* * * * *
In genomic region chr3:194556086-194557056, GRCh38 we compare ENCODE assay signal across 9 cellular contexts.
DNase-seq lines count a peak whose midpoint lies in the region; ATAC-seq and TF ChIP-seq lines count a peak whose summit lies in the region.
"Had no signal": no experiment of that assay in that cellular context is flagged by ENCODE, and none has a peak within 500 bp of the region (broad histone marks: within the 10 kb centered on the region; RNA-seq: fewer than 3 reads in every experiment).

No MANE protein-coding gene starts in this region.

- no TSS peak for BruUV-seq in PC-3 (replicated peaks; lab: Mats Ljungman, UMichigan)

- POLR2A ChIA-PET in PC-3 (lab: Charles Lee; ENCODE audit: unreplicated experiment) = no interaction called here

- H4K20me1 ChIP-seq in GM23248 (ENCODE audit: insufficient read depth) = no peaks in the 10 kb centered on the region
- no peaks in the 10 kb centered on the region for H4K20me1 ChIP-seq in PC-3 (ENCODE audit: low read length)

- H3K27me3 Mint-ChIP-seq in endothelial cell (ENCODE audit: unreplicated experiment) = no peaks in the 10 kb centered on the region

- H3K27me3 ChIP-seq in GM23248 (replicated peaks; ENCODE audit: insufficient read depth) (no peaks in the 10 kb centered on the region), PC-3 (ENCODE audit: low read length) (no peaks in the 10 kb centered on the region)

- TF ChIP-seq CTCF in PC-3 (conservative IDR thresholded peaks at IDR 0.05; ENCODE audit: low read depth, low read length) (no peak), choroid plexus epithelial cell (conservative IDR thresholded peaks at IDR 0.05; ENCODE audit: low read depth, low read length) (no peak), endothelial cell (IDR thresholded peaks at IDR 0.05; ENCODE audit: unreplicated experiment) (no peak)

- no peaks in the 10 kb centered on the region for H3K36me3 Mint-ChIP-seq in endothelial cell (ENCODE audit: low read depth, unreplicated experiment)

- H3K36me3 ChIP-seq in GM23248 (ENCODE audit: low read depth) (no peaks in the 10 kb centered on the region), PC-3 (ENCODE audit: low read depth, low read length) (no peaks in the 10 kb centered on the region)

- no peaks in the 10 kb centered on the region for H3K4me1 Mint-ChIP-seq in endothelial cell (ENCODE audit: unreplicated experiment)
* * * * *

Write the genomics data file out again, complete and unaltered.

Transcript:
In genomic region chr3:194556086-194557056, GRCh38 we compare ENCODE assay signal across 9 cellular contexts.
DNase-seq lines count a peak whose midpoint lies in the region; ATAC-seq and TF ChIP-seq lines count a peak whose summit lies in the region.
"Had no signal": no experiment of that assay in that cellular context is flagged by ENCODE, and none has a peak within 500 bp of the region (broad histone marks: within the 10 kb centered on the region; RNA-seq: fewer than 3 reads in every experiment).

No MANE protein-coding gene starts in this region.

- no TSS peak for BruUV-seq in PC-3 (replicated peaks; lab: Mats Ljungman, UMichigan)

- POLR2A ChIA-PET in PC-3 (lab: Charles Lee; ENCODE audit: unreplicated experiment) = no interaction called here

- H4K20me1 ChIP-seq in GM23248 (ENCODE audit: insufficient read depth) = no peaks in the 10 kb centered on the region
- no peaks in the 10 kb centered on the region for H4K20me1 ChIP-seq in PC-3 (ENCODE audit: low read length)

- H3K27me3 Mint-ChIP-seq in endothelial cell (ENCODE audit: unreplicated experiment) = no peaks in the 10 kb centered on the region

- H3K27me3 ChIP-seq in GM23248 (replicated peaks; ENCODE audit: insufficient read depth) (no peaks in the 10 kb centered on the region), PC-3 (ENCODE audit: low read length) (no peaks in the 10 kb centered on the region)

- TF ChIP-seq CTCF in PC-3 (conservative IDR thresholded peaks at IDR 0.05; ENCODE audit: low read depth, low read length) (no peak), choroid plexus epithelial cell (conservative IDR thresholded peaks at IDR 0.05; ENCODE audit: low read depth, low read length) (no peak), endothelial cell (IDR thresholded peaks at IDR 0.05; ENCODE audit: unreplicated experiment) (no peak)

- no peaks in the 10 kb centered on the region for H3K36me3 Mint-ChIP-seq in endothelial cell (ENCODE audit: low read depth, unreplicated experiment)

- H3K36me3 ChIP-seq in GM23248 (ENCODE audit: low read depth) (no peaks in the 10 kb centered on the region), PC-3 (ENCODE audit: low read depth, low read length) (no peaks in the 10 kb centered on the region)

- no peaks in the 10 kb centered on the region for H3K4me1 Mint-ChIP-seq in endothelial cell (ENCODE audit: unreplicated experiment)